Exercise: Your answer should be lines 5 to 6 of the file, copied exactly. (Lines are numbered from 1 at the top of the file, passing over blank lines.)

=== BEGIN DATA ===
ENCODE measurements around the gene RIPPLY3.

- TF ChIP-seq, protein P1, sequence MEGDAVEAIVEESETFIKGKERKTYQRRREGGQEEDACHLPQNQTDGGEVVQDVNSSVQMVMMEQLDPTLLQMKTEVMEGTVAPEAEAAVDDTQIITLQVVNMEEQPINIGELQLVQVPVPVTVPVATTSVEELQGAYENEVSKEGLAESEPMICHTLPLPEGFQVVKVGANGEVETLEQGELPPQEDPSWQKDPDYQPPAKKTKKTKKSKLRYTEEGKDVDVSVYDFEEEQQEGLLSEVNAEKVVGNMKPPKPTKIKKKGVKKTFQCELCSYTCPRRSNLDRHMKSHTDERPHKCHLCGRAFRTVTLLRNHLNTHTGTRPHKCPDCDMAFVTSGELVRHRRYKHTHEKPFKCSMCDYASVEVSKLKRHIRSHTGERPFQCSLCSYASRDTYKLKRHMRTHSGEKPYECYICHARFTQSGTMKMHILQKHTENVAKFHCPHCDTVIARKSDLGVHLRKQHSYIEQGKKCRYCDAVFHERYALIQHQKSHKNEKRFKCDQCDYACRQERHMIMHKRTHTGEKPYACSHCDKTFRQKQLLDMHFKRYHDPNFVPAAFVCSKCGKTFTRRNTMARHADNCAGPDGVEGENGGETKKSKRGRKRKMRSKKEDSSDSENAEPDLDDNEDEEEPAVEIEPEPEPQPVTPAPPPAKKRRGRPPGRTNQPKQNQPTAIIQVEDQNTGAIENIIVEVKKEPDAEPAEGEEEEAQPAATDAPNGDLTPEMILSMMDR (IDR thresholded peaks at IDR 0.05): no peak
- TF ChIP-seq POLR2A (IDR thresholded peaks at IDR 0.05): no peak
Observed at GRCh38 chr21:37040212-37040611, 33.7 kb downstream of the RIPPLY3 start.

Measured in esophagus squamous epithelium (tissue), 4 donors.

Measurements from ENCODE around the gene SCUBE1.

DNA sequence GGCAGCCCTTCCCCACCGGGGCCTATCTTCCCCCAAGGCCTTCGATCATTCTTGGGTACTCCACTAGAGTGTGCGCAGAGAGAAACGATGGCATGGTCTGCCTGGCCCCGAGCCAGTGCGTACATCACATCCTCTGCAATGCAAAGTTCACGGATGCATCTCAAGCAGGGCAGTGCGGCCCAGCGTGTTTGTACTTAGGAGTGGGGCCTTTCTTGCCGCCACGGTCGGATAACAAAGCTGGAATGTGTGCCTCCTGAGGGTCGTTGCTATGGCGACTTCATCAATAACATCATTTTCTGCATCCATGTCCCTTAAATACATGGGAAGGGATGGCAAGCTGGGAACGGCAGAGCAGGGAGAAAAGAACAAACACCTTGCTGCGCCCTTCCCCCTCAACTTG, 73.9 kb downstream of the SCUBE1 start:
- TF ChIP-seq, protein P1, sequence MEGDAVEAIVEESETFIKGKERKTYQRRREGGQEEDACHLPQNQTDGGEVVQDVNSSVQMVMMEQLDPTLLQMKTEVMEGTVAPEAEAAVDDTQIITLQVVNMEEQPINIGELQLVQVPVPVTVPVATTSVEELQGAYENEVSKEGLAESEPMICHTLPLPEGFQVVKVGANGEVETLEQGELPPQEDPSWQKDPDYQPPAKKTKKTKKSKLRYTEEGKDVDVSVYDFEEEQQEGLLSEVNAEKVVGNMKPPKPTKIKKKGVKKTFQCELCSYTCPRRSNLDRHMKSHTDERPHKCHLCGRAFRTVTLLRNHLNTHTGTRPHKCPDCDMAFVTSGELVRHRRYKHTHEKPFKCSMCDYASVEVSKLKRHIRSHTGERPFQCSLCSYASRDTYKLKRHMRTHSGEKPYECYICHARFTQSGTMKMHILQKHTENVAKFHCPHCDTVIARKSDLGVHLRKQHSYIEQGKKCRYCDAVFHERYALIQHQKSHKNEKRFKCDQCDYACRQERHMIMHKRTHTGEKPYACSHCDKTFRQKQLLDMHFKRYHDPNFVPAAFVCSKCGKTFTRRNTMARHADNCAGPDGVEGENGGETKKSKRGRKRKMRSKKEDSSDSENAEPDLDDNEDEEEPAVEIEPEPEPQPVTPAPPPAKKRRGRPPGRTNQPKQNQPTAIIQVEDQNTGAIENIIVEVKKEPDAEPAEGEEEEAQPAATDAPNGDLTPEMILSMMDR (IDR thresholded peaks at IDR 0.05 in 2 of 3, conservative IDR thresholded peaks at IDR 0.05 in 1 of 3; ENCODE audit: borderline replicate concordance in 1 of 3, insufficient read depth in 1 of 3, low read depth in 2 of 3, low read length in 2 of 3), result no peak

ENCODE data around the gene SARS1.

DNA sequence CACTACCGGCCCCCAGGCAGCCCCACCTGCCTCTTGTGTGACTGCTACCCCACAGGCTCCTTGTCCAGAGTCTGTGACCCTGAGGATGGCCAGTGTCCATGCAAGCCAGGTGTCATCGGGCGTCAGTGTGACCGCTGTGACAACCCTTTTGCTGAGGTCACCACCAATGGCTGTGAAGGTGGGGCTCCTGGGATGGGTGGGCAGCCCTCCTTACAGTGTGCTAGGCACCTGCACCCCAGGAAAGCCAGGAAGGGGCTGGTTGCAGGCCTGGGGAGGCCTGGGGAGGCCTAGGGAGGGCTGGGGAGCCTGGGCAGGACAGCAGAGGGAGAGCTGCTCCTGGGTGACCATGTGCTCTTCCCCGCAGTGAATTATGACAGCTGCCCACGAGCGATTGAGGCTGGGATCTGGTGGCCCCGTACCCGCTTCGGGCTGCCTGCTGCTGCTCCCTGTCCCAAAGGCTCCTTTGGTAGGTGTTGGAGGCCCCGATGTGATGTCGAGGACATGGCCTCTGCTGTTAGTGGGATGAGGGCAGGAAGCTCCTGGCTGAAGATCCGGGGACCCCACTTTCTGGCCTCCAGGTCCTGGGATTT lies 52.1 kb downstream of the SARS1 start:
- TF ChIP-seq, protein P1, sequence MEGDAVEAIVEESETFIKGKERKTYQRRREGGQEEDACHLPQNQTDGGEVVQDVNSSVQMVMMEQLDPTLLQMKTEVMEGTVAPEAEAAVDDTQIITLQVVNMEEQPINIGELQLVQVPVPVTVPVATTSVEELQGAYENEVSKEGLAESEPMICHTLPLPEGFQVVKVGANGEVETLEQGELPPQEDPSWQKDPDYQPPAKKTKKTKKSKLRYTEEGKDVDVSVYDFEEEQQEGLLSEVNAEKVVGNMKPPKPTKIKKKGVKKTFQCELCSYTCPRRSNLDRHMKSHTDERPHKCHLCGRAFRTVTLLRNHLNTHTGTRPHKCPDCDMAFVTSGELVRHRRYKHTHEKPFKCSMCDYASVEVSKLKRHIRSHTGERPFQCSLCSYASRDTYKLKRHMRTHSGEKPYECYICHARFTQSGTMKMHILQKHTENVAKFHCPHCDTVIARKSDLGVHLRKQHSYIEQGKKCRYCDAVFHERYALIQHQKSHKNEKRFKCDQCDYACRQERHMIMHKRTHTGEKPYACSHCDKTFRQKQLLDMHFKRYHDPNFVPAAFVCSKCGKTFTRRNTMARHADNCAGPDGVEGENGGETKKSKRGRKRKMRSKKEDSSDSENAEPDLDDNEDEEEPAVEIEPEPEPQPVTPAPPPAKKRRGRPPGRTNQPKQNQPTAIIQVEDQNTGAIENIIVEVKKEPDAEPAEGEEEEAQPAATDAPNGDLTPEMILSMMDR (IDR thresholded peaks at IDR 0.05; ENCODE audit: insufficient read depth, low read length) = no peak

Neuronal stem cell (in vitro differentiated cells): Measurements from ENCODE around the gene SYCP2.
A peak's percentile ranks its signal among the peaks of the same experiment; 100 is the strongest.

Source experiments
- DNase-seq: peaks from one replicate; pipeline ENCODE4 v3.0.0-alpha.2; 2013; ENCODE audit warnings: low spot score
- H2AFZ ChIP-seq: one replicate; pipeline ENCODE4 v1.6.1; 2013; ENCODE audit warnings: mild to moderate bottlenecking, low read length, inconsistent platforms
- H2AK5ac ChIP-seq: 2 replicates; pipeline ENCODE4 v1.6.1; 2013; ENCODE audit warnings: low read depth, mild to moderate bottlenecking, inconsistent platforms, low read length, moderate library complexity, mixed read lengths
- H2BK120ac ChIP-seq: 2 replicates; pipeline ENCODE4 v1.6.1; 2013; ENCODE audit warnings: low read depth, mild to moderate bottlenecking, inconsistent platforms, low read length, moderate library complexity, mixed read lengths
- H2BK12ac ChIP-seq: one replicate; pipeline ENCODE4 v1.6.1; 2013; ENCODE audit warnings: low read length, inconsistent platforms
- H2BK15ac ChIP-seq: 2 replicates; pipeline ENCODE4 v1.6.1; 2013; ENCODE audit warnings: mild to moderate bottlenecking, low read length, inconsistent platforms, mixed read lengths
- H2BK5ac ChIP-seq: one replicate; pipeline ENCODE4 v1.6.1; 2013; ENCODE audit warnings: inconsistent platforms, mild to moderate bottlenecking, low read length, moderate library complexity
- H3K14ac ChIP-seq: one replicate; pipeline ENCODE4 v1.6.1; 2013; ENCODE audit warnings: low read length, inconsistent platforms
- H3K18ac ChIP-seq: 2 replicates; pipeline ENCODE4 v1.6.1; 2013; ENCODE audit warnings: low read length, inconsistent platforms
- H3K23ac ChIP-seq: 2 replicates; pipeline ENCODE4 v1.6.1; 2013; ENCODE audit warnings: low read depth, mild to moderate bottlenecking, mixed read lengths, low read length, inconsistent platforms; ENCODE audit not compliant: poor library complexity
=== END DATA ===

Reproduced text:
Measured in esophagus squamous epithelium (tissue), 4 donors.

Measurements from ENCODE around the gene SCUBE1.